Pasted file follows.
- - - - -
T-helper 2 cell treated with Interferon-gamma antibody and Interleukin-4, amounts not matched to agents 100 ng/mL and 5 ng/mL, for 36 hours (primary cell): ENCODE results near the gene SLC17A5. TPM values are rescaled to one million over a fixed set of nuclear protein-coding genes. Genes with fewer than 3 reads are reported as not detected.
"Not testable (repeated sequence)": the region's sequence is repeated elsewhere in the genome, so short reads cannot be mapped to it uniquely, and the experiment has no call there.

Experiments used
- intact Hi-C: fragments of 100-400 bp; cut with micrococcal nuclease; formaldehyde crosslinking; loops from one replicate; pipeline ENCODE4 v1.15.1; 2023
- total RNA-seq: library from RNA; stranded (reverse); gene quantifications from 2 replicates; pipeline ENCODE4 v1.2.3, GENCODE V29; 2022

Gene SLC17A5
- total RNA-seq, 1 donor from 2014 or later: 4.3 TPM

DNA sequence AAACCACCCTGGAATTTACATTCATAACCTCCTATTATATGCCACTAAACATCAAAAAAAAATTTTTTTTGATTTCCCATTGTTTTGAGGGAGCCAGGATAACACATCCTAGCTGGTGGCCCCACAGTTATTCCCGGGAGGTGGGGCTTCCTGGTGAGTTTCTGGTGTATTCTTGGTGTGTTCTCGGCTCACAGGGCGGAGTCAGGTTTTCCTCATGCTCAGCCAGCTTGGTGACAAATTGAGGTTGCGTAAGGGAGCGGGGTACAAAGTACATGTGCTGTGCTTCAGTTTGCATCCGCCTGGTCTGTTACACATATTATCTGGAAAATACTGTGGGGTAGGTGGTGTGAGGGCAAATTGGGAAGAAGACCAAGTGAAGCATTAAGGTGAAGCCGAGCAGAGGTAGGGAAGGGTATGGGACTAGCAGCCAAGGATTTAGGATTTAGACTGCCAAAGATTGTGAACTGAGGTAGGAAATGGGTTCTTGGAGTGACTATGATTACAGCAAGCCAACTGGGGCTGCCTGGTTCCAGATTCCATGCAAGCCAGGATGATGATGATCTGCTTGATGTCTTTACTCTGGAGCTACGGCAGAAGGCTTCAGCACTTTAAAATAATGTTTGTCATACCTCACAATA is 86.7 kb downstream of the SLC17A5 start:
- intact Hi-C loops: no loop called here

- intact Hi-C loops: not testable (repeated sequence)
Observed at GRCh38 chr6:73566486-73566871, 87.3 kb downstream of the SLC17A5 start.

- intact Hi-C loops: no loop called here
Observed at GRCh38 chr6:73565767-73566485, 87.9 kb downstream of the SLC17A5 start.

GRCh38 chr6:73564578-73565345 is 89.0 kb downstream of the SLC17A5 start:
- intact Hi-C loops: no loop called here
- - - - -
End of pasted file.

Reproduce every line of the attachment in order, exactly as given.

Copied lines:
T-helper 2 cell treated with Interferon-gamma antibody and Interleukin-4, amounts not matched to agents 100 ng/mL and 5 ng/mL, for 36 hours (primary cell): ENCODE results near the gene SLC17A5. TPM values are rescaled to one million over a fixed set of nuclear protein-coding genes. Genes with fewer than 3 reads are reported as not detected.
"Not testable (repeated sequence)": the region's sequence is repeated elsewhere in the genome, so short reads cannot be mapped to it uniquely, and the experiment has no call there.

Experiments used
- intact Hi-C: fragments of 100-400 bp; cut with micrococcal nuclease; formaldehyde crosslinking; loops from one replicate; pipeline ENCODE4 v1.15.1; 2023
- total RNA-seq: library from RNA; stranded (reverse); gene quantifications from 2 replicates; pipeline ENCODE4 v1.2.3, GENCODE V29; 2022

Gene SLC17A5
- total RNA-seq, 1 donor from 2014 or later: 4.3 TPM

DNA sequence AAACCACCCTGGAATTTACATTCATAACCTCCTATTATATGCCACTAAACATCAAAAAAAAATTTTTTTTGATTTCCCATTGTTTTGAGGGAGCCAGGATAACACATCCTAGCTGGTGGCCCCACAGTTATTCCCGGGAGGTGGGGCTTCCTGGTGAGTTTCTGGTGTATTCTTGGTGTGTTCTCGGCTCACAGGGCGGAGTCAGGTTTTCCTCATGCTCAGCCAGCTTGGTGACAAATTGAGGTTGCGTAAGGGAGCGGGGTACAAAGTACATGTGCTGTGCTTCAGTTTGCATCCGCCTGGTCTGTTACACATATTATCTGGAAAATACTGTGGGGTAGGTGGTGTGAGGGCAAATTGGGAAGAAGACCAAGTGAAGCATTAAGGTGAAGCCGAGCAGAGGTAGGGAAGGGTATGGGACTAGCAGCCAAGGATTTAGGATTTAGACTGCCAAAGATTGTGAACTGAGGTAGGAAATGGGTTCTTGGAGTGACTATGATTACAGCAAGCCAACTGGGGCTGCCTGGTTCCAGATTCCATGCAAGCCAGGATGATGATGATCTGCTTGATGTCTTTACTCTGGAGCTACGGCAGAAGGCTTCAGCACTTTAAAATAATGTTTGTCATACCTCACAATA is 86.7 kb downstream of the SLC17A5 start:
- intact Hi-C loops: no loop called here

- intact Hi-C loops: not testable (repeated sequence)
Observed at GRCh38 chr6:73566486-73566871, 87.3 kb downstream of the SLC17A5 start.

- intact Hi-C loops: no loop called here
Observed at GRCh38 chr6:73565767-73566485, 87.9 kb downstream of the SLC17A5 start.

GRCh38 chr6:73564578-73565345 is 89.0 kb downstream of the SLC17A5 start:
- intact Hi-C loops: no loop called here